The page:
There are several SQL problems that can be solved with a table of numbers or dates.
This is a simple one-column table with numbers from 1 and up. Typical common problems
solved by with such a function:
o Show me sales for all months, including months for which there were no sales.
o Iterate over all characters in a string in a set-based statements.
o Any other query which you need to drive with a consecutive seres.
It's easy to construct and fill such a table. However, there are a couple of problems
with it:
1) If you query needs more numbers than there are in the table, you
get incorrect results.
2) Same thing happens if some smartass delets rows in the middle - or adds
a zero to the table.
3) There are queries where the optimizer does not know what the table is for
and makes incorrect assumptions.
The latter calls for some explanation. Assume this function:
CREATE FUNCTION inline_split_me(@param nvarchar(MAX))
RETURNS TABLE AS
RETURN(SELECT ltrim(rtrim(convert(nvarchar(4000),
substring(@param, Number,
charindex(N',' COLLATE Slovenian_BIN2,
@param + N',', Number) -
Number)
))) AS Value
FROM Numbers
WHERE Number <= convert(int, len(@param))
AND substring(N',' + @param, Number, 1) = N',' COLLATE Slovenian_BIN2)
This function is used to convert a comma-separated list of numbers to a
table. If I say.
CREATE PROCEDURE get_company_names_inline @customers nvarchar(2000) AS
SELECT C.CustomerID, C.CompanyName
FROM Northwind..Customers C
JOIN inline_split_me(@customers) s ON C.CustomerID = s.Value
go
EXEC get_company_names_inline 'ALFKI,BONAP,CACTU,FRANK'
and have one million rows in my Numbers table, the optimizer thinks that
the Numbers table will return 300000 rows. Had Numbers been a
built-in table, the optimzier would have known the hit rate exactly.
Here is a further list, courtsey of Jeffery Moden:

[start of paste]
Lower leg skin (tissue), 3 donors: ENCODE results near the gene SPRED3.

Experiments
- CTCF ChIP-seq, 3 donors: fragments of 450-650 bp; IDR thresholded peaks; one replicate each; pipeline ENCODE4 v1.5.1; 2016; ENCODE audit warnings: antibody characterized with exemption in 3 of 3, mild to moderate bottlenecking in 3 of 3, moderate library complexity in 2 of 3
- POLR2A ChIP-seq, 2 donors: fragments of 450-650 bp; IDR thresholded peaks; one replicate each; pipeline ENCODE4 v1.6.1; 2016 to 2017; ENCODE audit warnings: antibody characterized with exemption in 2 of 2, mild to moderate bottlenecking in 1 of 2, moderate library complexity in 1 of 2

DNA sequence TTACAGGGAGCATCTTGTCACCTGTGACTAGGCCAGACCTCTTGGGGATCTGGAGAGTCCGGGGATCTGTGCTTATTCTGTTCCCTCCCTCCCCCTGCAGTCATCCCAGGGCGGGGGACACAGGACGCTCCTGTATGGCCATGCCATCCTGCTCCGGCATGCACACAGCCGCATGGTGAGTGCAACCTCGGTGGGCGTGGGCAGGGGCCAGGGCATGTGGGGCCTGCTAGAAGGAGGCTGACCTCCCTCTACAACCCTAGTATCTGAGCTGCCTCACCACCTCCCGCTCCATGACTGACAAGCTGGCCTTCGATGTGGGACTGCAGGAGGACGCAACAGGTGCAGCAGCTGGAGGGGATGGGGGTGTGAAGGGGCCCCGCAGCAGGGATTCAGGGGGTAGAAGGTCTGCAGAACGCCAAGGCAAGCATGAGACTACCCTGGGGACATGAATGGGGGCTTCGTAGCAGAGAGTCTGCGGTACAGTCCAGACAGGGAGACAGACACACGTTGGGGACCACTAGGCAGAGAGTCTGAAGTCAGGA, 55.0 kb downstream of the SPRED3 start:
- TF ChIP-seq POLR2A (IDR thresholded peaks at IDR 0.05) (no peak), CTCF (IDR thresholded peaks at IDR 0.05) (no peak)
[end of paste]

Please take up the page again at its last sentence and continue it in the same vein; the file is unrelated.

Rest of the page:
Here are several things that I use it for.
1. Continue to use it for a splitter because the STRING_SPLIT function doesn't return element positions nor guarantee any order.
2. Luhn mod 10 checksum for credit card, bank routing, and other similar checksum algorithms.
3. Relational multiplication where rows must be replicated based on a value within the row.
4. Solving complex problems such as many different overlapping dates, currently active rows, distributions of values over multiple months, etc, etc.
5. Using it as a read-less "Pseudo-Cursor" (a row source with no SQL Level loop, every SELECT is a "Pseudo-Cursor") to generate millions of rows of test data in a very easy and intuitive manner in just seconds.
6. Many different string functions including numeric base translations, "initial caps", "data purification" functions such as returning all alpha or all numeric digit strings or removal of accidental control characters, unconventional splitters such as what I used to solve the conversion of million row Adjacency Lists to Nested Sets in less than a minute instead of days using the old push-stack method, removal of duplicated characters, special numeric checksum and encoding for GS1/Uuc/Ean-128 and other encoders/decoders, etc, etc, etc. There are several other non-delimited, character based places where performance would have suffered greatly had it not been for a Tally Table or Tally Function (numbers or sequence table or function for many of you).
That's certainly not the limit of what I used it for. I just can't remember all the places I've used it. It's one of those "imagination limited" tools where, to a good imagination, it's an unlimited tool. Like I said, I even use it as a simple "readless row source" to power some things that don't even need a counter but still needs to act as a high performance loop. Heh... and ask Itzik Ben-Gan about all the things he's used it for.
It would be really nice if it were a built in function that operated at machine language speeds, hopefully even faster than the "pseudo-cursors" that loop behind the scenes in every Insert, Select, Update, and Delete.

Erland Sommarskogon 10/9/2016 at 11:30 AMhttps://www.postgresql.org/docs/9.6/static/functions-srf.html